The European Parliament now gets to battle over the commission’s proposals.
The European Commission has proposed a cap for the use of traditional biofuels and a quadorouple accounting for second generation biofuels creating the consequence of less than expected biofuels than earlier plans.The argument is even though unclear there is a risk for use of food resources for biofuels supported by EU government and a stronger promotion for biofuels produced from cellulose. Probably the winner from this will be the fossil fuel industry which receives a protected market.
On 20 June, the European commission energy committee voted to push the cap on food-crop fuels up slightly, to 6.5%. It also removed the stipulation that fuel suppliers report emissions using land-use change figures. Instead, the committee proposed gradually increasing mandates for use of advanced biofuels not made from food crops.
“The science of ILUC is not robust enough for policy,” argues Clare Wenner, head of renewable transport policy at the UK Renewable Energy Association in London. But Europe’s Joint Research Centre in Brussels says that the models used to calculate the land-use numbers are no less certain than the accepted science on the direct emissions of biofuels — and urges that they be included. The environment committee will vote on its preferred policy on 10 July: its lead negotiator on this issue, Corinne LePage, agrees with the Joint Research Centre and is pushing to incorporate land-use change numbers to distinguish between better and worse food-crop biofuels. But she may not get her way.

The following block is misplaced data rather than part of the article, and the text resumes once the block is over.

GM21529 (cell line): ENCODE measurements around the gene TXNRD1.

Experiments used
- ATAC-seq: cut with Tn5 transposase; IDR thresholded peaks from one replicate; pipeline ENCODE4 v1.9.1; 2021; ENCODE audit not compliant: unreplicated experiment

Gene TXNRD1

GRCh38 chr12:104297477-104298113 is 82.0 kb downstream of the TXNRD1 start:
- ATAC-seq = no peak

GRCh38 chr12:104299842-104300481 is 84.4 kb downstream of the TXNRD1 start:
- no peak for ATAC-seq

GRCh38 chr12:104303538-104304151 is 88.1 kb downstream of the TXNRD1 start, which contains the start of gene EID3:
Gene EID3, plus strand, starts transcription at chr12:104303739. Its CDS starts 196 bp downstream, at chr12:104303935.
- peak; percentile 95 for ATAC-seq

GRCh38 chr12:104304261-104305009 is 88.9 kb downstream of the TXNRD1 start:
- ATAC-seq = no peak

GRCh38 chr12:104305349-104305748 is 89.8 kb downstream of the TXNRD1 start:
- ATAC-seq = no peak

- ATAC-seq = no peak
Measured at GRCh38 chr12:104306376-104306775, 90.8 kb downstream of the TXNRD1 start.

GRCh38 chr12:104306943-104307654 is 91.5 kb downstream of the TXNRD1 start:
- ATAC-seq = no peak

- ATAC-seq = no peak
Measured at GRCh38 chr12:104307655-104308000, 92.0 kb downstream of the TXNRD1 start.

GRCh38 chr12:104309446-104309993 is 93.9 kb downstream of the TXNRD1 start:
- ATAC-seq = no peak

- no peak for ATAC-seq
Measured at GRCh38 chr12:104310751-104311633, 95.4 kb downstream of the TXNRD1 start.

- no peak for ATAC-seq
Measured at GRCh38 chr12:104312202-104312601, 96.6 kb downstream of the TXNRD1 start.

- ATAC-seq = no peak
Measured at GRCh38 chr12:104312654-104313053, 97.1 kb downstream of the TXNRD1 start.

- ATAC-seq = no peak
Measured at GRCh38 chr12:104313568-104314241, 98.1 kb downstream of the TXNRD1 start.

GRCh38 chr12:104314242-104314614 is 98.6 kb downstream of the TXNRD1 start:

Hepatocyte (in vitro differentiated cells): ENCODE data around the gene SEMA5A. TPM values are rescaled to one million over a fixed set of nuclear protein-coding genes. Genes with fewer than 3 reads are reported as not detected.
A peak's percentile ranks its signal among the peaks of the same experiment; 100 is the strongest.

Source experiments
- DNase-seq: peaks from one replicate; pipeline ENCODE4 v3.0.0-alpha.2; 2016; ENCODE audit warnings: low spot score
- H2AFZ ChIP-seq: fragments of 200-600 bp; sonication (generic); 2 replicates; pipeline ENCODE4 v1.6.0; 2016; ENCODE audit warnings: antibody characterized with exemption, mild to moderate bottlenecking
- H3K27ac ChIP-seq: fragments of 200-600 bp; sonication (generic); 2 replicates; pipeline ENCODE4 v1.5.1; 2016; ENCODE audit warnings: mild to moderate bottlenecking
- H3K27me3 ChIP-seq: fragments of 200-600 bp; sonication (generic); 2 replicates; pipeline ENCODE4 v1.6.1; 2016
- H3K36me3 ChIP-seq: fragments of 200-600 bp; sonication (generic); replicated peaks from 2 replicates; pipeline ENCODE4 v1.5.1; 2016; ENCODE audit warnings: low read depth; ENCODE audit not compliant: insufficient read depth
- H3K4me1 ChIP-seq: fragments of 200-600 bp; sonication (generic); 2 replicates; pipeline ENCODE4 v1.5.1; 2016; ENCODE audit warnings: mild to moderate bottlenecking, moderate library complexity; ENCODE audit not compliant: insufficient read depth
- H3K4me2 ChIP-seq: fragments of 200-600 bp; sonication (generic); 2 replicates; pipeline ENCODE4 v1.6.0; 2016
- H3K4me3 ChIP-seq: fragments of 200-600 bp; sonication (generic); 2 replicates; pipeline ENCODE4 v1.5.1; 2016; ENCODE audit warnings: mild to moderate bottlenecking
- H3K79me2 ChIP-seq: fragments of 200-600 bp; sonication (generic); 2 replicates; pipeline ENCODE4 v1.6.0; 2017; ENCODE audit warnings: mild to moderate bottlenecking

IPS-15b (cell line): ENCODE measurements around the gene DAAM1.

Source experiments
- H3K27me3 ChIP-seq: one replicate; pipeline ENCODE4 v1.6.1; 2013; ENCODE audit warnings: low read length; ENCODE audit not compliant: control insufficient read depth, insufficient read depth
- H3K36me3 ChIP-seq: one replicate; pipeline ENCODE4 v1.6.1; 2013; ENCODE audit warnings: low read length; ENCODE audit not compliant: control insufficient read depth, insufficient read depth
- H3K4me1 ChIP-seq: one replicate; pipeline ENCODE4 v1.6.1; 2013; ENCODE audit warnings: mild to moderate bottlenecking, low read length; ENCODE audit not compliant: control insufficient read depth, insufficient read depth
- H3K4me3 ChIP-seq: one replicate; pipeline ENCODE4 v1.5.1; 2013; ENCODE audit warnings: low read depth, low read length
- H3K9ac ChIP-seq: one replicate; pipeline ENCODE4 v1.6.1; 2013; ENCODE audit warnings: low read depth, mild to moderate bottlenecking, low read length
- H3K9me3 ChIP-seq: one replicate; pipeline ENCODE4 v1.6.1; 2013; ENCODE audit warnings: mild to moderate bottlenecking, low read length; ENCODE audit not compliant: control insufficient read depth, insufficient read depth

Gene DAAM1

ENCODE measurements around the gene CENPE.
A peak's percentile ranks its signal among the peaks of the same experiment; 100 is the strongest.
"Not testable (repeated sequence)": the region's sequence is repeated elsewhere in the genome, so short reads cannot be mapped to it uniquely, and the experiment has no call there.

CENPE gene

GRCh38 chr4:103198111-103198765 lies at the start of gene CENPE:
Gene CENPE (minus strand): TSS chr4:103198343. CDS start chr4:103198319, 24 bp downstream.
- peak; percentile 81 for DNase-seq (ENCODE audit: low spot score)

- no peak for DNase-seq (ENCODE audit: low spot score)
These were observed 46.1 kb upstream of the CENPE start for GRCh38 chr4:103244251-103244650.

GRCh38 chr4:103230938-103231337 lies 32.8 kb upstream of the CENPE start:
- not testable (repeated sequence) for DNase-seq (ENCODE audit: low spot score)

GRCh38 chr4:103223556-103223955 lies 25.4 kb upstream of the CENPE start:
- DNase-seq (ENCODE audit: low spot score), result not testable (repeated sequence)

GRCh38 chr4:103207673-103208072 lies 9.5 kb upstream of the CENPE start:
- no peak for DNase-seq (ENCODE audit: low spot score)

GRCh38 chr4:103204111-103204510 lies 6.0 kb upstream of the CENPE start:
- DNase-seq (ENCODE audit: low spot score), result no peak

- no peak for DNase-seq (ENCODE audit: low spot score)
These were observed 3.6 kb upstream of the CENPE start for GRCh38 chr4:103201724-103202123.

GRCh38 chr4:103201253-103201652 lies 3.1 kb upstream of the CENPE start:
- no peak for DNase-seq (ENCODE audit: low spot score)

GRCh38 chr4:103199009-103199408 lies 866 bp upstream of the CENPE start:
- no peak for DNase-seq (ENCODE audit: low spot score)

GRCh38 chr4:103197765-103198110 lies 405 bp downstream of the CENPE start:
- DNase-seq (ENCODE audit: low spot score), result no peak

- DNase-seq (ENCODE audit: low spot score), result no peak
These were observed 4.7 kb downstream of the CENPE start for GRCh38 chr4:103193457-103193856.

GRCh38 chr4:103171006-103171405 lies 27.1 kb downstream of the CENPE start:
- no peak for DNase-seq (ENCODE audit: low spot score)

The battle does not end there: the main parliament will vote on the issue in September, based largely on what the environment and energy committees recommend.
Then Europe’s energy ministers will have to reach a compromise on the legislation. Some countries — such as the United Kingdom, the Netherlands and Denmark — want land-use factors to be included, whereas others, including central and eastern European countries with strong biofuel lobbies, do not.
Although this month’s vote will lay out the main lines of argument, it is conceivable that nothing will be agreed until 2014 — when European Parliament elections in May could set negotiations back to square one. “It’s head-bangingly complicated,” says Wenner.